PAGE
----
Like a book, a mining project comes to life over distinct stages. In fact, like any large project that is done well, there will be a process followed from concept to completion.

Prior to anything coming out of the ground, a hell of a lot of work gets done.

Firstly, geologists get out on the ground and kick the rocks. Depending on the lay of the land, they decide if it’s worth digging a little deeper to find out what’s beneath the surface.

A drilling program is planned, and a bunch of holes get drilled.  When the drill results are in, a story emerges from the drill core, and decisions are made as to whether they need to dig deeper or if the focus should shift to another area.

Assuming some holes yield encouraging results, other professionals like process, electrical, mechanical and mining engineers, are brought in. It’s their job to develop a concept for what the project could look like. Even at this very early stage, a picture starts to take form of what could be.

During the design phase, things shift from a basic concept to a more detailed study until a decision is made to take things further. The actual build is completed during a phase called project execution. Once in operation, and depending on the life of the mine, the operations will be optimised and refined to meet changing needs and market demands.

Mining is a fickle game. Patience is required. So are tenacity, courage, and focus.

Believe it or not, it’s exactly the same for the book writing process.

 Follow a clear process for writing your book

Writing a book requires more than a desire. It needs a decision, commitment, and work. A clear process is necessary too.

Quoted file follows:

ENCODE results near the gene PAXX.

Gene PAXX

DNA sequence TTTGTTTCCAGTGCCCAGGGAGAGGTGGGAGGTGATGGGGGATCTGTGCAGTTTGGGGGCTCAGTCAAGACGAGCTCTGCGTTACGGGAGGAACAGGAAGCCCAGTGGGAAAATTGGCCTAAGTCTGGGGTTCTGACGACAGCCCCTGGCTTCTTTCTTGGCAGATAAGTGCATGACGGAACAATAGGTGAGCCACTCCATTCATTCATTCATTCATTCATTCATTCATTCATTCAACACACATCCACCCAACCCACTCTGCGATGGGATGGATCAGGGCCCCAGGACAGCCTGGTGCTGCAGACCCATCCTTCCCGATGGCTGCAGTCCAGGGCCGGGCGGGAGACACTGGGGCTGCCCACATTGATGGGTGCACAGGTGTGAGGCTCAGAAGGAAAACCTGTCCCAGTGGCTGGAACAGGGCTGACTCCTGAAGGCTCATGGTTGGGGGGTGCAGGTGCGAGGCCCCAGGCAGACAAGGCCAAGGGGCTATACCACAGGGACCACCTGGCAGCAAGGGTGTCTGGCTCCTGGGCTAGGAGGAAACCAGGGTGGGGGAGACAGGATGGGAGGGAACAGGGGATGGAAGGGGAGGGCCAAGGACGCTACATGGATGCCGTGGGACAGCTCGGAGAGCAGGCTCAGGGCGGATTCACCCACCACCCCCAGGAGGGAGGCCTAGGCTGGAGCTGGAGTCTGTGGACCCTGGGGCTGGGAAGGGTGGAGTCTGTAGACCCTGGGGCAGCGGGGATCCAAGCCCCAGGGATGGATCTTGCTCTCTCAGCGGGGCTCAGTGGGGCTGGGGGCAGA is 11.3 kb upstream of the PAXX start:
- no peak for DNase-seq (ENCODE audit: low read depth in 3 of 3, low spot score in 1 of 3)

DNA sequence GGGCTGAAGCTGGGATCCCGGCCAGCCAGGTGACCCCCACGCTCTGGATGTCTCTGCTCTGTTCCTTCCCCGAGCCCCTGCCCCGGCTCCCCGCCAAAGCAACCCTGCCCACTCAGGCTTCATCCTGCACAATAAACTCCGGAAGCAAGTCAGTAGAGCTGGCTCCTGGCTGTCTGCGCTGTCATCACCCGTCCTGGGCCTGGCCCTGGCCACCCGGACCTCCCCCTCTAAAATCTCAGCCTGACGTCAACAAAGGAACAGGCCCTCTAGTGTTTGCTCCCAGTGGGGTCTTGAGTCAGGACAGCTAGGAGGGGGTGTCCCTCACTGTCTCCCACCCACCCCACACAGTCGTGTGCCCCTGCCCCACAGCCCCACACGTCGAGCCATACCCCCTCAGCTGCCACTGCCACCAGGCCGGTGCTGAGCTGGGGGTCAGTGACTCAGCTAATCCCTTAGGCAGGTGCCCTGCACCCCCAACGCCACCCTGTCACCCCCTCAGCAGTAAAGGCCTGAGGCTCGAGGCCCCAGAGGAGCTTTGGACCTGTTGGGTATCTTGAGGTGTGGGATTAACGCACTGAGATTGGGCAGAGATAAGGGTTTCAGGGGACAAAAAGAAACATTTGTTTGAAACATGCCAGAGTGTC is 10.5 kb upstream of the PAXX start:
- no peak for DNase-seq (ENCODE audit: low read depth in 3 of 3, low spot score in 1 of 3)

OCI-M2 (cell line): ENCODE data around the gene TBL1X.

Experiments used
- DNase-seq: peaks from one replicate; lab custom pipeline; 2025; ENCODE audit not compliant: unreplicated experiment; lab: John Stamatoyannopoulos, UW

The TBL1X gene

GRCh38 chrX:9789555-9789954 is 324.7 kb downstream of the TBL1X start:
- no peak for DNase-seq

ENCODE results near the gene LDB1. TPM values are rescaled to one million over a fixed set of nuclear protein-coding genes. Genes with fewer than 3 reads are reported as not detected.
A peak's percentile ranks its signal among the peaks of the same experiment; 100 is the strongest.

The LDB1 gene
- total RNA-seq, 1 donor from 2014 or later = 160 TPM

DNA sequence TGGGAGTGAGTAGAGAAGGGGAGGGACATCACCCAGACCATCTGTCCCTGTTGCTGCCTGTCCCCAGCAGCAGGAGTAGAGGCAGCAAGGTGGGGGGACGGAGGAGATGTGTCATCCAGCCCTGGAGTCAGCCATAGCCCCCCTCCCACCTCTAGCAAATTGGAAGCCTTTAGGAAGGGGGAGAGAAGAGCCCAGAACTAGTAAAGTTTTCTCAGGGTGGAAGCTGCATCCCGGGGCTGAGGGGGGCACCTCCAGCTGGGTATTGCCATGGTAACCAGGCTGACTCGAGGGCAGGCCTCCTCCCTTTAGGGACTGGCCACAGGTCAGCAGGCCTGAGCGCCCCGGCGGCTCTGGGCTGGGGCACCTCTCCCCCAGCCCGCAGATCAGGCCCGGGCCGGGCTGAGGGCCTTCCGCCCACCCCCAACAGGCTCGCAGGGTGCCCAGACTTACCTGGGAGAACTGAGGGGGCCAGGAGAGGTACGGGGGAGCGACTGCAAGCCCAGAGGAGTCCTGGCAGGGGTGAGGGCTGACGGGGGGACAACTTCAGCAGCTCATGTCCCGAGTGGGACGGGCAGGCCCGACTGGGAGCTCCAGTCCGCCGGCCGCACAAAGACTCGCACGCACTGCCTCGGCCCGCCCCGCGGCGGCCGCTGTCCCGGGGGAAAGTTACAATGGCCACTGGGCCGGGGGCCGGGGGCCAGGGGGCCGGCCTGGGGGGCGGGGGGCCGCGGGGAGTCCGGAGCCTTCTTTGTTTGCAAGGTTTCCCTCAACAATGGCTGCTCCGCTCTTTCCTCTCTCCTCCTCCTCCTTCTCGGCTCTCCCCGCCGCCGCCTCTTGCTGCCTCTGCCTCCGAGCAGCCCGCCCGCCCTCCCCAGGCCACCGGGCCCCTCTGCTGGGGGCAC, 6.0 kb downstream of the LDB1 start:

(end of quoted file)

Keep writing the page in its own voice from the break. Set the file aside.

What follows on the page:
Without a process, it’s very easy to become overwhelmed, fearful, and beset by doubt (the writing equivalent of kryptonite). Having a process to write a book helps us to manage these emotions. It means we’re not wasting time with the dreaded ‘what ifs’ or paralysed into doing nothing.

There are other benefits too.

You don’t have to think about what’s next because you already know you have a plan.

A process makes the book writing real, instead of it being a lofty idea in your head.

With a process, you can keep stepping forward, regardless of what is pitched at you while you write your book.

Now, there are some people who will resist a clear process. For them, it can feel like a process restricts them. In fact, the opposite is true. A process provides freedom.

When it comes to process, I think there are two kinds of people. Those who embrace them and those who don’t.

Me? I’m a ‘process person’. I like bringing order to things and helping others do the same. My experience shows that with a process, it’s easier to work on big jobs. Instead of worrying about what’s ahead, a process allows you to focus with presence on the task at hand. Inevitably, the experience is more manageable and the outcomes better.

Where are you with writing your book?

If you’re someone who wants to write a book, but isn’t sure where to start, it’s a good idea to find a process you can follow. Without a clear process, you may just find your book – your gold – never makes it to the light of day.

This is exactly why 7 Day Book Blueprint was created. It provides a step-by-step guide to plan, organise, and write a book with purpose when you don’t know where to start. Maybe it could help you.

We’re almost at the end of another year. If you’re like me, perhaps you’re thinking about the projects you’d love to bring to life in 2020. If a book that shares your wisdom is on the cards, make sure you take time to figure out how you’ll bring your wordy riches to the world.